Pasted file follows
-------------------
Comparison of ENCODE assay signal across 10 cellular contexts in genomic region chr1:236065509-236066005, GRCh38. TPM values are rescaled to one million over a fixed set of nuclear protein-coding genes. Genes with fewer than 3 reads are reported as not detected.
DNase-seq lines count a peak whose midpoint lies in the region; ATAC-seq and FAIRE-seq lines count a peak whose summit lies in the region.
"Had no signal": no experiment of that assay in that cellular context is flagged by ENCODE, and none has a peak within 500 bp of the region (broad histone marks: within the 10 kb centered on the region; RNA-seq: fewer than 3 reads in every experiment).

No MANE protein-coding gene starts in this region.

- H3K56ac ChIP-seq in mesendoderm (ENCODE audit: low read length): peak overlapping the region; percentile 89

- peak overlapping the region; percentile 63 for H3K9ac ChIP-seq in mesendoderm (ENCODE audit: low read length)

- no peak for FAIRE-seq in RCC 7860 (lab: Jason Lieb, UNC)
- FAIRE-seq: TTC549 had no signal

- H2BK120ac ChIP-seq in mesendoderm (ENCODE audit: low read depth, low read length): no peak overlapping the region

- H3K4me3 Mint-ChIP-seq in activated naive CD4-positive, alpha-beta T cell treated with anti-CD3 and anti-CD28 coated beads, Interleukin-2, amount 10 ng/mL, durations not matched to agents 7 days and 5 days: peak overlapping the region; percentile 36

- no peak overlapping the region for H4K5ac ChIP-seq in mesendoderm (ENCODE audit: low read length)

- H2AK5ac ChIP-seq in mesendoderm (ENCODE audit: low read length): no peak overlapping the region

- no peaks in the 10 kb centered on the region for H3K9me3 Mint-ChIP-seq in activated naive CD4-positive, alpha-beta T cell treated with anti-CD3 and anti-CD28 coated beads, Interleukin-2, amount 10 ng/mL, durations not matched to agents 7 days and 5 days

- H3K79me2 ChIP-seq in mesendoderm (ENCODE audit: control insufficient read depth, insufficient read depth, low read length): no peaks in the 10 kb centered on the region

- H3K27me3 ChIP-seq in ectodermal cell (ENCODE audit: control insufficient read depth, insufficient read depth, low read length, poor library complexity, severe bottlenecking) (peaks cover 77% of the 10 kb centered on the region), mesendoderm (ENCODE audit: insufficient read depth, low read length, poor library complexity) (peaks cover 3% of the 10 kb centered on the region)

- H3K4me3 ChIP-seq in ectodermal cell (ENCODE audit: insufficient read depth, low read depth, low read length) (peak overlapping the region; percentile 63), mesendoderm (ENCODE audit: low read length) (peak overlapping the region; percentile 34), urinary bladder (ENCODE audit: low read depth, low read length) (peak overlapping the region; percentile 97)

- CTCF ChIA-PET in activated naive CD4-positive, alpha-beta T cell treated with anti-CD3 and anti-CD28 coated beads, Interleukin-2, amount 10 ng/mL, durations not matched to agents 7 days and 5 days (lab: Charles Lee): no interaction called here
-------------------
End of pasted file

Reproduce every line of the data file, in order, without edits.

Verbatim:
Comparison of ENCODE assay signal across 10 cellular contexts in genomic region chr1:236065509-236066005, GRCh38. TPM values are rescaled to one million over a fixed set of nuclear protein-coding genes. Genes with fewer than 3 reads are reported as not detected.
DNase-seq lines count a peak whose midpoint lies in the region; ATAC-seq and FAIRE-seq lines count a peak whose summit lies in the region.
"Had no signal": no experiment of that assay in that cellular context is flagged by ENCODE, and none has a peak within 500 bp of the region (broad histone marks: within the 10 kb centered on the region; RNA-seq: fewer than 3 reads in every experiment).

No MANE protein-coding gene starts in this region.

- H3K56ac ChIP-seq in mesendoderm (ENCODE audit: low read length): peak overlapping the region; percentile 89

- peak overlapping the region; percentile 63 for H3K9ac ChIP-seq in mesendoderm (ENCODE audit: low read length)

- no peak for FAIRE-seq in RCC 7860 (lab: Jason Lieb, UNC)
- FAIRE-seq: TTC549 had no signal

- H2BK120ac ChIP-seq in mesendoderm (ENCODE audit: low read depth, low read length): no peak overlapping the region

- H3K4me3 Mint-ChIP-seq in activated naive CD4-positive, alpha-beta T cell treated with anti-CD3 and anti-CD28 coated beads, Interleukin-2, amount 10 ng/mL, durations not matched to agents 7 days and 5 days: peak overlapping the region; percentile 36

- no peak overlapping the region for H4K5ac ChIP-seq in mesendoderm (ENCODE audit: low read length)

- H2AK5ac ChIP-seq in mesendoderm (ENCODE audit: low read length): no peak overlapping the region

- no peaks in the 10 kb centered on the region for H3K9me3 Mint-ChIP-seq in activated naive CD4-positive, alpha-beta T cell treated with anti-CD3 and anti-CD28 coated beads, Interleukin-2, amount 10 ng/mL, durations not matched to agents 7 days and 5 days

- H3K79me2 ChIP-seq in mesendoderm (ENCODE audit: control insufficient read depth, insufficient read depth, low read length): no peaks in the 10 kb centered on the region

- H3K27me3 ChIP-seq in ectodermal cell (ENCODE audit: control insufficient read depth, insufficient read depth, low read length, poor library complexity, severe bottlenecking) (peaks cover 77% of the 10 kb centered on the region), mesendoderm (ENCODE audit: insufficient read depth, low read length, poor library complexity) (peaks cover 3% of the 10 kb centered on the region)

- H3K4me3 ChIP-seq in ectodermal cell (ENCODE audit: insufficient read depth, low read depth, low read length) (peak overlapping the region; percentile 63), mesendoderm (ENCODE audit: low read length) (peak overlapping the region; percentile 34), urinary bladder (ENCODE audit: low read depth, low read length) (peak overlapping the region; percentile 97)

- CTCF ChIA-PET in activated naive CD4-positive, alpha-beta T cell treated with anti-CD3 and anti-CD28 coated beads, Interleukin-2, amount 10 ng/mL, durations not matched to agents 7 days and 5 days (lab: Charles Lee): no interaction called here